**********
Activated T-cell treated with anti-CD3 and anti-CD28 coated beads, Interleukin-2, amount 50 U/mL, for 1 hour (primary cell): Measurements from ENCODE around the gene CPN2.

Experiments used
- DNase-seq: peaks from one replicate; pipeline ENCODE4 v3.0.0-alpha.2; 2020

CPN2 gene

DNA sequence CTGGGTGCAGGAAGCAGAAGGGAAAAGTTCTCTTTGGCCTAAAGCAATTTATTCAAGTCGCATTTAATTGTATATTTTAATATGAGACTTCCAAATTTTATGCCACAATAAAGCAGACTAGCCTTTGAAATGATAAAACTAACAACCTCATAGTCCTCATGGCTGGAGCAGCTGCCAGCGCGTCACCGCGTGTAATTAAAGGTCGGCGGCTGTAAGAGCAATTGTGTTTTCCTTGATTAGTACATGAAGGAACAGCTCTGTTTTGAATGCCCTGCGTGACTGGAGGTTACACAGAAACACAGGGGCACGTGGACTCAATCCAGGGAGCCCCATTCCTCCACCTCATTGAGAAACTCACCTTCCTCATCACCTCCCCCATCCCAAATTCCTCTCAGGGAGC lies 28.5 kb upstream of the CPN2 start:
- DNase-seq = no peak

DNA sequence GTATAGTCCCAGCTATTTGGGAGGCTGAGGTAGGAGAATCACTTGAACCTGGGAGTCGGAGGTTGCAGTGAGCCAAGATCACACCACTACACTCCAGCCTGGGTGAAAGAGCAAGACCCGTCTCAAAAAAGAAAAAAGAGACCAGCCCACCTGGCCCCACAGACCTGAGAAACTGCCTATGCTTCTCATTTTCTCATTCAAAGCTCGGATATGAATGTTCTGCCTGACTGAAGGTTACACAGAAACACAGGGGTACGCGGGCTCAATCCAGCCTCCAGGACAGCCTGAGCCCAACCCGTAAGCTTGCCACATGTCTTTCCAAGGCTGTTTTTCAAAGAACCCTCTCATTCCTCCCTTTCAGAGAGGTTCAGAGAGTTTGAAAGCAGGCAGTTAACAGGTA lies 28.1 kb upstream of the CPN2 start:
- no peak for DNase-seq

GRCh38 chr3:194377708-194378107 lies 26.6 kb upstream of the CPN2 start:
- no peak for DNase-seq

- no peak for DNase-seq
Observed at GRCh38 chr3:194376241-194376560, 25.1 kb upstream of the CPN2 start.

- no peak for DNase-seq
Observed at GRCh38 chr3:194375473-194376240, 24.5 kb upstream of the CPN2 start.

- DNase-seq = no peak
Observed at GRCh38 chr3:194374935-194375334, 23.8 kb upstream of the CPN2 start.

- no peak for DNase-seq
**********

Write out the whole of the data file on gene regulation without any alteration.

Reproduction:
Activated T-cell treated with anti-CD3 and anti-CD28 coated beads, Interleukin-2, amount 50 U/mL, for 1 hour (primary cell): Measurements from ENCODE around the gene CPN2.

Experiments used
- DNase-seq: peaks from one replicate; pipeline ENCODE4 v3.0.0-alpha.2; 2020

CPN2 gene

DNA sequence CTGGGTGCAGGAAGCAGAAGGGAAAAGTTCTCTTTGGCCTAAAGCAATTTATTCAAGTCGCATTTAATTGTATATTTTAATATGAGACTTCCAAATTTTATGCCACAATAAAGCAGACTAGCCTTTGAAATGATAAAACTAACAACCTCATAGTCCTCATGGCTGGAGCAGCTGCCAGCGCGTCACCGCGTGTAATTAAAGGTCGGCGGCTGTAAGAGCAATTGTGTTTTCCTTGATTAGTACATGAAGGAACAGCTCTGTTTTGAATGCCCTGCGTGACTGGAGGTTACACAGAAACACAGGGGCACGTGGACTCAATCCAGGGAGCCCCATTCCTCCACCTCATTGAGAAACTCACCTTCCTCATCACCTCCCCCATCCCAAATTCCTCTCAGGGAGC lies 28.5 kb upstream of the CPN2 start:
- DNase-seq = no peak

DNA sequence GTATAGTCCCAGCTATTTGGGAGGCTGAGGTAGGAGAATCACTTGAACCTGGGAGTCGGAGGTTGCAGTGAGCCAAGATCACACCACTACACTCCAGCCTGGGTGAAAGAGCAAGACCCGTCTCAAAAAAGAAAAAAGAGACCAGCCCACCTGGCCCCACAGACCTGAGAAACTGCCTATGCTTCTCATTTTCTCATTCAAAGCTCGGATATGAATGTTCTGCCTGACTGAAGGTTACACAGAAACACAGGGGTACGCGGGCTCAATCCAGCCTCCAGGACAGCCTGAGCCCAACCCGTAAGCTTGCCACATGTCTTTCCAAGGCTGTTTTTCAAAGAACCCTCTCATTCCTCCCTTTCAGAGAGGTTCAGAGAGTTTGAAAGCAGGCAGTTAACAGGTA lies 28.1 kb upstream of the CPN2 start:
- no peak for DNase-seq

GRCh38 chr3:194377708-194378107 lies 26.6 kb upstream of the CPN2 start:
- no peak for DNase-seq

- no peak for DNase-seq
Observed at GRCh38 chr3:194376241-194376560, 25.1 kb upstream of the CPN2 start.

- no peak for DNase-seq
Observed at GRCh38 chr3:194375473-194376240, 24.5 kb upstream of the CPN2 start.

- DNase-seq = no peak
Observed at GRCh38 chr3:194374935-194375334, 23.8 kb upstream of the CPN2 start.

- no peak for DNase-seq